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Yields on Greek government debt fell to their lowest level in more than two and a half years on Friday, after a deal to unlock the next disbursement from its bailout programme earlier this week opened the door to debt relief talks.

Yields on the government’s 10-year bonds dropped more than 30 basis points (0.3 percentage points) after the agreement was secured on Tuesday. (Yields fall when prices rise.) After two days of quieter trading, they fell another 9.1bps today to 5.728 per cent, their lowest level since September 2014.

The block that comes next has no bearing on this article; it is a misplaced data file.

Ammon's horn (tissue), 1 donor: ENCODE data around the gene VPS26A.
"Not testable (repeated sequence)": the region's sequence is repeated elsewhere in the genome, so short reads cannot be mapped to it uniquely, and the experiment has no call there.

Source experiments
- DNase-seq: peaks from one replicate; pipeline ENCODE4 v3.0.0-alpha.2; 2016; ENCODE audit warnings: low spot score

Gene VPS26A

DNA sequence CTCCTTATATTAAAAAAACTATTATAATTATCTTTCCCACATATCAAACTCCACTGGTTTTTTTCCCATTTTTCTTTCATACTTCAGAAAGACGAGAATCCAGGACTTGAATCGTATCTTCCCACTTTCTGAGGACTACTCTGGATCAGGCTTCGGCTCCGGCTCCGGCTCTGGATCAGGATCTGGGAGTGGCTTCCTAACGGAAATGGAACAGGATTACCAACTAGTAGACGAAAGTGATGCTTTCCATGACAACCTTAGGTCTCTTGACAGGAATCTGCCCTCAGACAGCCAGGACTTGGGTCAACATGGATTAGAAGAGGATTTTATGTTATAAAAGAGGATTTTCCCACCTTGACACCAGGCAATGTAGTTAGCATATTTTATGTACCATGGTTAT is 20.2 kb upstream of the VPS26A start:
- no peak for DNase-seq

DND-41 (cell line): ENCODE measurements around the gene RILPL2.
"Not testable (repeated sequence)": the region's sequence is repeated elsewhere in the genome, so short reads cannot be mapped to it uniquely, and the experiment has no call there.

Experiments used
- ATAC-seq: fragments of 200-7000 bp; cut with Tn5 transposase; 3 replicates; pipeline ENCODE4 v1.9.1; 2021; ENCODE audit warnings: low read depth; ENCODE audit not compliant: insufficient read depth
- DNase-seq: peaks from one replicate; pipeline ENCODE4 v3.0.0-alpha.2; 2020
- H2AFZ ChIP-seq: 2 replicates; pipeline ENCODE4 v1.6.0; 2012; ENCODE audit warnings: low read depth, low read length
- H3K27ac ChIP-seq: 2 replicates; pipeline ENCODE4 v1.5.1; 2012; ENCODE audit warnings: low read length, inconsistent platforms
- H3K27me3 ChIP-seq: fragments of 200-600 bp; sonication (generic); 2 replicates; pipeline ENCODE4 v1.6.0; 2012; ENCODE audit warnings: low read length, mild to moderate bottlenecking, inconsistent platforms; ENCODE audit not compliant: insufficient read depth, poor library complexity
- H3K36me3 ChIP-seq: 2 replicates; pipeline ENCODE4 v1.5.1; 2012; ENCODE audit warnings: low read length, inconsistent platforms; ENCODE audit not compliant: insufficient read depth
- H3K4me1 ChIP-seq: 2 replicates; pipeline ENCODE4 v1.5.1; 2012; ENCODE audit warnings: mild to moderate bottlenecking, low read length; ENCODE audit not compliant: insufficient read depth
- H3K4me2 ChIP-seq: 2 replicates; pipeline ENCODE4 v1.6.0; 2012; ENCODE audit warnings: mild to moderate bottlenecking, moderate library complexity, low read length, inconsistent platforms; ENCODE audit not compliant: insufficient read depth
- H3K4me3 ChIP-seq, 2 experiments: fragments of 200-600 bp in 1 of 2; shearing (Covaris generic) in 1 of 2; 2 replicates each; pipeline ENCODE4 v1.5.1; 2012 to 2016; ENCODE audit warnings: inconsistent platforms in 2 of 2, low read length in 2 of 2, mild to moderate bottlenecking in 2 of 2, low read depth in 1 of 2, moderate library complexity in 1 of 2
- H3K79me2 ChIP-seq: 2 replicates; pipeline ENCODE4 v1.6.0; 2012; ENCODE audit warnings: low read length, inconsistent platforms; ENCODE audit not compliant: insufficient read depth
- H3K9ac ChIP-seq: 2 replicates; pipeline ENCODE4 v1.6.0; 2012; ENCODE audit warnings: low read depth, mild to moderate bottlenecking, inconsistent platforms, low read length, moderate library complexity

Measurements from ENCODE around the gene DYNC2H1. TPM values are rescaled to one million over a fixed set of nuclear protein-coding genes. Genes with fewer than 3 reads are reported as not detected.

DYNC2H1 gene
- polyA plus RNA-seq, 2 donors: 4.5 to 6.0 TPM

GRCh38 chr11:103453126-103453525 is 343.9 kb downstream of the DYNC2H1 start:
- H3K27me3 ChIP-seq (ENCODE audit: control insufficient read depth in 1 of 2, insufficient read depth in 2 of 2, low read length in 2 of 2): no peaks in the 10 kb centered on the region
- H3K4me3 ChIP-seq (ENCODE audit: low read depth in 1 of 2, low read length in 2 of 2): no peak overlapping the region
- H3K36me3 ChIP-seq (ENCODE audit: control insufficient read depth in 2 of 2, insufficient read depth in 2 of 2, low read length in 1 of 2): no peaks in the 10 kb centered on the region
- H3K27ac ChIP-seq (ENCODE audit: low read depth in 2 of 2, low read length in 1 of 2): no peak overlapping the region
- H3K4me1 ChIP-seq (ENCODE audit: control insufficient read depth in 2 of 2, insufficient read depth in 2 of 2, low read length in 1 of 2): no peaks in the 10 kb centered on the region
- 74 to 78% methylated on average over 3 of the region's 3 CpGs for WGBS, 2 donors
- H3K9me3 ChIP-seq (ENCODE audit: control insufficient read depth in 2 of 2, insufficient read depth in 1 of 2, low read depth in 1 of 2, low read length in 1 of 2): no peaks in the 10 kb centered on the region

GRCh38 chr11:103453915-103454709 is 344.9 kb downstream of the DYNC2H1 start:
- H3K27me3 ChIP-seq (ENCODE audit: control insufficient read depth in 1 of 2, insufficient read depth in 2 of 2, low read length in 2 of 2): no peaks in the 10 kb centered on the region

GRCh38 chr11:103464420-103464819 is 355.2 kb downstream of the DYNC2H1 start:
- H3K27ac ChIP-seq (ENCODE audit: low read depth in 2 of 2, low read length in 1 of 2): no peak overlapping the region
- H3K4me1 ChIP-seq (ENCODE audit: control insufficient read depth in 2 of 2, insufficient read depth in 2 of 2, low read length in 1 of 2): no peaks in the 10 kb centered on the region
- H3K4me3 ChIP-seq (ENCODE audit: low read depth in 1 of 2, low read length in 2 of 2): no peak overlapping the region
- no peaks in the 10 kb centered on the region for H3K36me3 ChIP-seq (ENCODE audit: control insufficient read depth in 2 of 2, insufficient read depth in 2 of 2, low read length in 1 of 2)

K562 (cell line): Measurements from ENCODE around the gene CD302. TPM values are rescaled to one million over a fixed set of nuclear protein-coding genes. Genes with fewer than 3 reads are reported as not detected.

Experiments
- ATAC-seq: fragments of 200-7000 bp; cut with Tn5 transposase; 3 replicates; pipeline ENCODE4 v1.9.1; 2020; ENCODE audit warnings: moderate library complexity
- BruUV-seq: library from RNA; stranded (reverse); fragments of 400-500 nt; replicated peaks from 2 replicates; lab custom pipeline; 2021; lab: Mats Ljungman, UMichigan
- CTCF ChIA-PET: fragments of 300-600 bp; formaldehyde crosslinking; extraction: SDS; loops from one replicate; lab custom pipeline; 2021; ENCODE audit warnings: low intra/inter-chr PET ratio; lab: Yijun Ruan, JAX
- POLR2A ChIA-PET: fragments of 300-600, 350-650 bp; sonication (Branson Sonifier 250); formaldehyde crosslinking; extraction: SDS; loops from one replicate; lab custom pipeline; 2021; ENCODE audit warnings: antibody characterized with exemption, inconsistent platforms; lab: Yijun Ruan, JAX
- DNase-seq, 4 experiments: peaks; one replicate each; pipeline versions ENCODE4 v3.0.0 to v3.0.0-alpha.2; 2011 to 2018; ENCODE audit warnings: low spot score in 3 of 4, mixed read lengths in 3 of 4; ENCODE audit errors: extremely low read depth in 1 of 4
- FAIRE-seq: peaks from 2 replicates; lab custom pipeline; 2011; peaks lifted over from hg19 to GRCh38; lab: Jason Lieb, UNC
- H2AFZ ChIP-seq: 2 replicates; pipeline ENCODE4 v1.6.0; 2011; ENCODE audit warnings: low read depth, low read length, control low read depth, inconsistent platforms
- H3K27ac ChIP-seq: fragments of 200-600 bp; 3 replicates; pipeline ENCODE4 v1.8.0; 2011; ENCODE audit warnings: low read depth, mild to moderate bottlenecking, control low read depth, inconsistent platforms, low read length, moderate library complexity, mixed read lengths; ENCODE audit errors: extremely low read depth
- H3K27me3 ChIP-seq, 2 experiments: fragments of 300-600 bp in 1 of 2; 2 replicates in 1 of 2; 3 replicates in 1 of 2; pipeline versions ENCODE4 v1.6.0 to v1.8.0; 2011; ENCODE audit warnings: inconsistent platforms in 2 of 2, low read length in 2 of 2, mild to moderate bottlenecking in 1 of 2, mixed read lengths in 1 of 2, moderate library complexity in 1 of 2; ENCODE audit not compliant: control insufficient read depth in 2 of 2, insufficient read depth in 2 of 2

The market for Greek government bonds is relatively small, with the vast majority of the government’s debt held by creditors in the EU and IMF. Nevertheless, the falling yields still point to improving sentiment towards Athens’ recovery efforts.

Tuesday’s agreement on fiscal and structural reforms paves the way for new discussions on debt relief which the International Monetary Fund has said is essential to make the country’s debt burden sustainable.

Reuters reported yesterday that eurozone finance ministers could agree potential debt relief measures as early as this month if Athens implements the latest reforms.

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